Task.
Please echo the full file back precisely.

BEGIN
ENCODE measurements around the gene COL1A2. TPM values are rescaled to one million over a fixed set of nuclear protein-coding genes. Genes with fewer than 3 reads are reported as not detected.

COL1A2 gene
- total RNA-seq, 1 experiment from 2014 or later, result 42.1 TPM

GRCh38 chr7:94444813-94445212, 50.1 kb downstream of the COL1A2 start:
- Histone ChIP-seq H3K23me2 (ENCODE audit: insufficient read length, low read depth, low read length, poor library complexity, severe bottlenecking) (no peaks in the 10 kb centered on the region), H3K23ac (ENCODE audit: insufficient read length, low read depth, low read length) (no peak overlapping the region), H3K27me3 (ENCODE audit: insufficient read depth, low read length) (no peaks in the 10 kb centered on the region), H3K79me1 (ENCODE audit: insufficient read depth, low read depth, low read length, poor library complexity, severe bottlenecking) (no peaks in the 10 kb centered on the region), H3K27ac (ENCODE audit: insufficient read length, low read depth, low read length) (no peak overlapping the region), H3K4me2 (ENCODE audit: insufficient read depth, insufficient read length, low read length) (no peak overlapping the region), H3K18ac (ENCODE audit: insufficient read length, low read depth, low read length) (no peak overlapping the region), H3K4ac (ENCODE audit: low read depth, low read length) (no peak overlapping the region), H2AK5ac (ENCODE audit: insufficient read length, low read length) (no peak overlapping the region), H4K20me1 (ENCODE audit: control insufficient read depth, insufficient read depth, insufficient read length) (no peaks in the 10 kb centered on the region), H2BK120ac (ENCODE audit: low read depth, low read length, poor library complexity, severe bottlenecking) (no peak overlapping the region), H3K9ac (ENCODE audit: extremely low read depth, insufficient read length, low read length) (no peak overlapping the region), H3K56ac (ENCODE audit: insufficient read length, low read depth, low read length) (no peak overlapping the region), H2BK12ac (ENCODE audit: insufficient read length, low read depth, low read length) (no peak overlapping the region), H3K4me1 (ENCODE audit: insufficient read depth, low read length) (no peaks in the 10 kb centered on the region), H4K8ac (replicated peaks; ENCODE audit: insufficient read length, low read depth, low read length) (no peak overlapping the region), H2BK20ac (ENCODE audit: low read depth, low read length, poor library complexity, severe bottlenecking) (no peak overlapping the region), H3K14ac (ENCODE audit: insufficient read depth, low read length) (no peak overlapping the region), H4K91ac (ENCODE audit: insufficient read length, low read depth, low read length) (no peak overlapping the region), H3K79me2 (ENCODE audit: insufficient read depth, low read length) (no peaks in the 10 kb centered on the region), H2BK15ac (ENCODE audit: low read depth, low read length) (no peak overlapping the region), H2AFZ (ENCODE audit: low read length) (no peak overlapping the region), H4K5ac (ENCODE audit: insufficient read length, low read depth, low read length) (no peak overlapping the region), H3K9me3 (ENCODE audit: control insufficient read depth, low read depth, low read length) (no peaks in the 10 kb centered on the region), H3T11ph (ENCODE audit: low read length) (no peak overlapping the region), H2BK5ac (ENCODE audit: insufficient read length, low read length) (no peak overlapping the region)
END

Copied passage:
ENCODE measurements around the gene COL1A2. TPM values are rescaled to one million over a fixed set of nuclear protein-coding genes. Genes with fewer than 3 reads are reported as not detected.

COL1A2 gene
- total RNA-seq, 1 experiment from 2014 or later, result 42.1 TPM

GRCh38 chr7:94444813-94445212, 50.1 kb downstream of the COL1A2 start:
- Histone ChIP-seq H3K23me2 (ENCODE audit: insufficient read length, low read depth, low read length, poor library complexity, severe bottlenecking) (no peaks in the 10 kb centered on the region), H3K23ac (ENCODE audit: insufficient read length, low read depth, low read length) (no peak overlapping the region), H3K27me3 (ENCODE audit: insufficient read depth, low read length) (no peaks in the 10 kb centered on the region), H3K79me1 (ENCODE audit: insufficient read depth, low read depth, low read length, poor library complexity, severe bottlenecking) (no peaks in the 10 kb centered on the region), H3K27ac (ENCODE audit: insufficient read length, low read depth, low read length) (no peak overlapping the region), H3K4me2 (ENCODE audit: insufficient read depth, insufficient read length, low read length) (no peak overlapping the region), H3K18ac (ENCODE audit: insufficient read length, low read depth, low read length) (no peak overlapping the region), H3K4ac (ENCODE audit: low read depth, low read length) (no peak overlapping the region), H2AK5ac (ENCODE audit: insufficient read length, low read length) (no peak overlapping the region), H4K20me1 (ENCODE audit: control insufficient read depth, insufficient read depth, insufficient read length) (no peaks in the 10 kb centered on the region), H2BK120ac (ENCODE audit: low read depth, low read length, poor library complexity, severe bottlenecking) (no peak overlapping the region), H3K9ac (ENCODE audit: extremely low read depth, insufficient read length, low read length) (no peak overlapping the region), H3K56ac (ENCODE audit: insufficient read length, low read depth, low read length) (no peak overlapping the region), H2BK12ac (ENCODE audit: insufficient read length, low read depth, low read length) (no peak overlapping the region), H3K4me1 (ENCODE audit: insufficient read depth, low read length) (no peaks in the 10 kb centered on the region), H4K8ac (replicated peaks; ENCODE audit: insufficient read length, low read depth, low read length) (no peak overlapping the region), H2BK20ac (ENCODE audit: low read depth, low read length, poor library complexity, severe bottlenecking) (no peak overlapping the region), H3K14ac (ENCODE audit: insufficient read depth, low read length) (no peak overlapping the region), H4K91ac (ENCODE audit: insufficient read length, low read depth, low read length) (no peak overlapping the region), H3K79me2 (ENCODE audit: insufficient read depth, low read length) (no peaks in the 10 kb centered on the region), H2BK15ac (ENCODE audit: low read depth, low read length) (no peak overlapping the region), H2AFZ (ENCODE audit: low read length) (no peak overlapping the region), H4K5ac (ENCODE audit: insufficient read length, low read depth, low read length) (no peak overlapping the region), H3K9me3 (ENCODE audit: control insufficient read depth, low read depth, low read length) (no peaks in the 10 kb centered on the region), H3T11ph (ENCODE audit: low read length) (no peak overlapping the region), H2BK5ac (ENCODE audit: insufficient read length, low read length) (no peak overlapping the region)